LensTip.com

Lens review

Sigma C 65 mm f/2 DG DN

27 February 2021
Maciej Latałło

5. Chromatic and spherical aberration

Chromatic aberration

The optical construction of the Sigma C 2/65 features just one low dispersion ED glass element and, it seems, it's not enough to eliminate longitudinal chromatic aberration completely. Its influence, in a form of slight colouring of out-of-focus images, can be noticed mainly near the maximum relative aperture. Fortunately, it's not a very serious or even moderately serious flaw.

Sigma C 65 mm f/2 DG DN - Chromatic and spherical aberration


What about lateral chromatic aberration? Let's glance at a graph below and find out.

Sigma C 65 mm f/2 DG DN - Chromatic and spherical aberration


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Its highest level is reached near the maximum relative aperture bu even there the results can be placed on a borderline between very low and low level. On stopping down they drop below 0.04% and it means that aberration becomes practically imperceptible.

A7R III, RAW, FF, f/2.0 A7R III, RAW, FF, f/8.0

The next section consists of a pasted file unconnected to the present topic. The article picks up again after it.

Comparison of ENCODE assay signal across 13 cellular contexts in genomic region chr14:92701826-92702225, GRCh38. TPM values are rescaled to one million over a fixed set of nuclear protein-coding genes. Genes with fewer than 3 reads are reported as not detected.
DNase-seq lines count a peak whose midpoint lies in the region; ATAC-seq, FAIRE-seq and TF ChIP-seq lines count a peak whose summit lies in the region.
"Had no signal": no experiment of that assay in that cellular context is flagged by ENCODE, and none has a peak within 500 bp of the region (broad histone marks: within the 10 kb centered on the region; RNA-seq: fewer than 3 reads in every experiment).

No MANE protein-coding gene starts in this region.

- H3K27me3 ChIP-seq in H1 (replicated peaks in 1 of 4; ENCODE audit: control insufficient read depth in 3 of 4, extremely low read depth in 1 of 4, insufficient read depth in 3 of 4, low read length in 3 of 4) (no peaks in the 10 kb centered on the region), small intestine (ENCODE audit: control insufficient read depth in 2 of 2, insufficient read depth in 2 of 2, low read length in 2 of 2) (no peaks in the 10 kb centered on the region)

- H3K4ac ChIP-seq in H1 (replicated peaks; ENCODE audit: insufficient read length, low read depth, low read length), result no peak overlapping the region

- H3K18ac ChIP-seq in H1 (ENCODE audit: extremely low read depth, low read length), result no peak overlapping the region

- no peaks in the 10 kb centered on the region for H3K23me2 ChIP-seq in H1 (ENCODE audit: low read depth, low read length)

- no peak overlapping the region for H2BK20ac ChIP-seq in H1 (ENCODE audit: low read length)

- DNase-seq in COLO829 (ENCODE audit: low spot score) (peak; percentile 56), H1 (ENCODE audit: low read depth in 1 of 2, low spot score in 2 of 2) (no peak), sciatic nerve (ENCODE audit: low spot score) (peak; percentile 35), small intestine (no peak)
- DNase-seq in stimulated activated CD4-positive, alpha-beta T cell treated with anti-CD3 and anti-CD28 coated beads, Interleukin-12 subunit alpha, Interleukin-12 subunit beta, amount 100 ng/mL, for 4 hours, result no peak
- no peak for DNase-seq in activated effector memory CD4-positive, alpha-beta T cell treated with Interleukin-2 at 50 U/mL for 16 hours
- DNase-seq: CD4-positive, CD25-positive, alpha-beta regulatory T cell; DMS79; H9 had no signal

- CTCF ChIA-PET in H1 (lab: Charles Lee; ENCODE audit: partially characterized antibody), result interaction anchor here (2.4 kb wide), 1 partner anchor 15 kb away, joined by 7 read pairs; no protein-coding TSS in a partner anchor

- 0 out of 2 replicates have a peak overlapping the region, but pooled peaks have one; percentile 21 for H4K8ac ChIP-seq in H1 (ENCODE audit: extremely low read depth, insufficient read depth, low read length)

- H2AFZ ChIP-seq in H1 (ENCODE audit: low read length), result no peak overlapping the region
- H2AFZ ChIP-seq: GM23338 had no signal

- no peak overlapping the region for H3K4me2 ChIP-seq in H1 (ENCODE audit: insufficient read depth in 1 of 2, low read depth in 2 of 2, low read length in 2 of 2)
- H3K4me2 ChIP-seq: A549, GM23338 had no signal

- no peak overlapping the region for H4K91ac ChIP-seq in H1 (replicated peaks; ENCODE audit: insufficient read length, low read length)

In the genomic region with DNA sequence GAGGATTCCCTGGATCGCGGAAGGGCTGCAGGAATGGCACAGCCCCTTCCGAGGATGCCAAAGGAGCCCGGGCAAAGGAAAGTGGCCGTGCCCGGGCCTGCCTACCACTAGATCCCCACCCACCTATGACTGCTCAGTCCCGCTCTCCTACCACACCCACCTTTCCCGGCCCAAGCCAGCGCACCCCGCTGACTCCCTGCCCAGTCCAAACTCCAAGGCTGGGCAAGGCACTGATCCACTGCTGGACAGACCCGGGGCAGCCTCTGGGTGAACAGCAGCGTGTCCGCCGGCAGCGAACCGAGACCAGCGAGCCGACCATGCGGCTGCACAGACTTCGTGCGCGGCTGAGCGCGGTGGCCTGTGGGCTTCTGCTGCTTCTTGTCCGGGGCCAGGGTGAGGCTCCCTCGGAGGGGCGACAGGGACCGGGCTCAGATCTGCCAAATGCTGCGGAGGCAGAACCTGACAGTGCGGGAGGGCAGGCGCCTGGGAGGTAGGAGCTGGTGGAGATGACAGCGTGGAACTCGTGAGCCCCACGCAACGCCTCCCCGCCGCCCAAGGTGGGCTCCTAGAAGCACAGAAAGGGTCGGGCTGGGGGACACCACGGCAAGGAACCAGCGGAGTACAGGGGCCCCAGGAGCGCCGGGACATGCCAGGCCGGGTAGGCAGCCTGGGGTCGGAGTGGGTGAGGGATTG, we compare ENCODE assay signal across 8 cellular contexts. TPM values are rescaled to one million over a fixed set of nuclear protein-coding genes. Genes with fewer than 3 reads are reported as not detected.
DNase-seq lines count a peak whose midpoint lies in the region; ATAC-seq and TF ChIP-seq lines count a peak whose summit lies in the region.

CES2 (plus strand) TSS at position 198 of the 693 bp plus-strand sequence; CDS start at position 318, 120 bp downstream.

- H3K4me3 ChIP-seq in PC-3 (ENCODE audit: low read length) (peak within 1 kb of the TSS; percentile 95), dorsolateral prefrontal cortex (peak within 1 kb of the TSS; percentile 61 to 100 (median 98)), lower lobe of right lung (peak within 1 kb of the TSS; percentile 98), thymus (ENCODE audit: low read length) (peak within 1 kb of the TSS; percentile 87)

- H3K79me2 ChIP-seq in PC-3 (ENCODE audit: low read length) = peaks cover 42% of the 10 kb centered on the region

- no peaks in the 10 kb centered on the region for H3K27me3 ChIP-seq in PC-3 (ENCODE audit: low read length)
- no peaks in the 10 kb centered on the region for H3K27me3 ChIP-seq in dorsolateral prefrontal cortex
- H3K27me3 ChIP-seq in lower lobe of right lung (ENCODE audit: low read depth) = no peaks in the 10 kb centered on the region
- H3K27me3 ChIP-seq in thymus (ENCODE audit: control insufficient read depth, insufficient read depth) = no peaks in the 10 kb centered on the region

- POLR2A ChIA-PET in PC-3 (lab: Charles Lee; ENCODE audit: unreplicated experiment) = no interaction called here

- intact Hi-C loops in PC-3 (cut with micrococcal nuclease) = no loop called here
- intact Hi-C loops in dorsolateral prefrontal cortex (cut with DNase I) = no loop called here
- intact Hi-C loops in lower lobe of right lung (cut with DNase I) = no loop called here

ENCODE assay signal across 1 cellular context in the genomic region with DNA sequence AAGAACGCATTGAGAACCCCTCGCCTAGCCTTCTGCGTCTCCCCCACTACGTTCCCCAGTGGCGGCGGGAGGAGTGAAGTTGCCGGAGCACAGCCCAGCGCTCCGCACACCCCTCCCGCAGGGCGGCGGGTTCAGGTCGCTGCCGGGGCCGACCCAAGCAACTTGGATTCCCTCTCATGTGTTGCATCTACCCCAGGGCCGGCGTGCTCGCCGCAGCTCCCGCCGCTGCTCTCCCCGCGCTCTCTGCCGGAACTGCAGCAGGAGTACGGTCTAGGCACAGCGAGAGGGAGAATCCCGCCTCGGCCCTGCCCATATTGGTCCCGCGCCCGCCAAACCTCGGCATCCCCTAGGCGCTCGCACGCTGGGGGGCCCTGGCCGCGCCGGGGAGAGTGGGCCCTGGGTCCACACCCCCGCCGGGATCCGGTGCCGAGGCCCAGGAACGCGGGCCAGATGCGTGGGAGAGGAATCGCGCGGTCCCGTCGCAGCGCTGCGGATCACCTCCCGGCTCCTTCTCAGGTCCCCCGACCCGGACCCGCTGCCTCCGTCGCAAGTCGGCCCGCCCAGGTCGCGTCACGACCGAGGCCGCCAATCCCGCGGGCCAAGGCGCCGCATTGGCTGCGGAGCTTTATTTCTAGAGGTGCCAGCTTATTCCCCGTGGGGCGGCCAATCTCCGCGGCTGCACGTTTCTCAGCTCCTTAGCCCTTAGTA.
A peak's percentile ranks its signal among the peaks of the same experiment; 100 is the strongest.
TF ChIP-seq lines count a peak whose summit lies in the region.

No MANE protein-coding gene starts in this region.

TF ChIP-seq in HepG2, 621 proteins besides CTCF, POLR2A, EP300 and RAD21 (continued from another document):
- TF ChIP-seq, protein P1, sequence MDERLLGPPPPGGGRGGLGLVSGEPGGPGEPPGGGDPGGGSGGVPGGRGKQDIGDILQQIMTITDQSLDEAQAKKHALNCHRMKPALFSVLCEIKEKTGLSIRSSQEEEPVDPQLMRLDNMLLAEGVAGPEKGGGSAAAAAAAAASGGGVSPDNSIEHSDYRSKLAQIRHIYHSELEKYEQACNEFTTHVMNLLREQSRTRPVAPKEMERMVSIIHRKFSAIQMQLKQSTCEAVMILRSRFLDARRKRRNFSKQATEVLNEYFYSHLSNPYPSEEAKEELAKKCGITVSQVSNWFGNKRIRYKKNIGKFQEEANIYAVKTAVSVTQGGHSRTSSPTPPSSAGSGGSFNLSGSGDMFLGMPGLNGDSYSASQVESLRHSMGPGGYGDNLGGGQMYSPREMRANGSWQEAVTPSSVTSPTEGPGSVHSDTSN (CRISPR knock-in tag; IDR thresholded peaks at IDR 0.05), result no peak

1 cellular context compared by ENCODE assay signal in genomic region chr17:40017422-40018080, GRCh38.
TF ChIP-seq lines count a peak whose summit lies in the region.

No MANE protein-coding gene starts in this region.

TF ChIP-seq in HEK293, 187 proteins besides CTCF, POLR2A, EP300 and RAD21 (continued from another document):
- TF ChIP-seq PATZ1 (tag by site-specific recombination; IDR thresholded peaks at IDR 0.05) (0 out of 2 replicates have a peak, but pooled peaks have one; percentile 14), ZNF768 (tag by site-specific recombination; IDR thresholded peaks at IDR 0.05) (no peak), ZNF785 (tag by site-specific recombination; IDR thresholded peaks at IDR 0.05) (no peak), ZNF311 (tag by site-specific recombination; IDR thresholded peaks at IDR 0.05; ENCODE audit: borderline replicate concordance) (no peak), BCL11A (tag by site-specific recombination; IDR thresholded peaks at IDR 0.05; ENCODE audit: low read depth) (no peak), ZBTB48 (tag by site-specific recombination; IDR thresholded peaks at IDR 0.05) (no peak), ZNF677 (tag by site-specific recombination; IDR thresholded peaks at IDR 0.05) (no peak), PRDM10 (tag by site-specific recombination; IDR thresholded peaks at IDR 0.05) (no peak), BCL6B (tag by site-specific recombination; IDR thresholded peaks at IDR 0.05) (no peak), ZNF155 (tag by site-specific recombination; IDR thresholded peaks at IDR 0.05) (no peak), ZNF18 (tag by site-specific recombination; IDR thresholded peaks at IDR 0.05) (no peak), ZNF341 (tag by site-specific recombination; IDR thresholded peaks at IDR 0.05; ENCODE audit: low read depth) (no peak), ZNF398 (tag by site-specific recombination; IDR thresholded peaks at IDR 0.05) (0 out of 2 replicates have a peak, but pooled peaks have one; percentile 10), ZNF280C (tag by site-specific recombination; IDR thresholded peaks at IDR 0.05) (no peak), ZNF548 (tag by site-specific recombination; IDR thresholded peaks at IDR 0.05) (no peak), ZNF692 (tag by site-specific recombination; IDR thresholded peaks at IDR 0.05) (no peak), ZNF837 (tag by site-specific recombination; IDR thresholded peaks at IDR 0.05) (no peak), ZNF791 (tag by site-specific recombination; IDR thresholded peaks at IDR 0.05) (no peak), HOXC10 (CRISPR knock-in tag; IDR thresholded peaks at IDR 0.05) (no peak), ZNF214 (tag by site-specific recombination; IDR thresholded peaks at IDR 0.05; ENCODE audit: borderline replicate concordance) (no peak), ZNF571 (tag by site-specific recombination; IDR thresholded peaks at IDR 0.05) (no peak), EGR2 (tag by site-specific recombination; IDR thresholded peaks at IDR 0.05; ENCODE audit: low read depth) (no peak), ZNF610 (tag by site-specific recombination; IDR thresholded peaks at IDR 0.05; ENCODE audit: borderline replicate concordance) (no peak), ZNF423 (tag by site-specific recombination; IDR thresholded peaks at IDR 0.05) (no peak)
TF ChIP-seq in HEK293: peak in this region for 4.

Sigma C 65 mm f/2 DG DN - Chromatic and spherical aberration Sigma C 65 mm f/2 DG DN - Chromatic and spherical aberration

Spherical aberration

First photos of this chapter don't show any noticeable 'focus shift' effect. When it comes to circles of light reached before and behind the focal point they aren't identical. In fact you can notice a textbook example of spherical aberration that hasn't been corrected properly well - the edge of one circle is soft and the second circle features a brighter rim.

A7R III, f/2.0, before A7R III, f/2.0, after
Sigma C 65 mm f/2 DG DN - Chromatic and spherical aberration Sigma C 65 mm f/2 DG DN - Chromatic and spherical aberration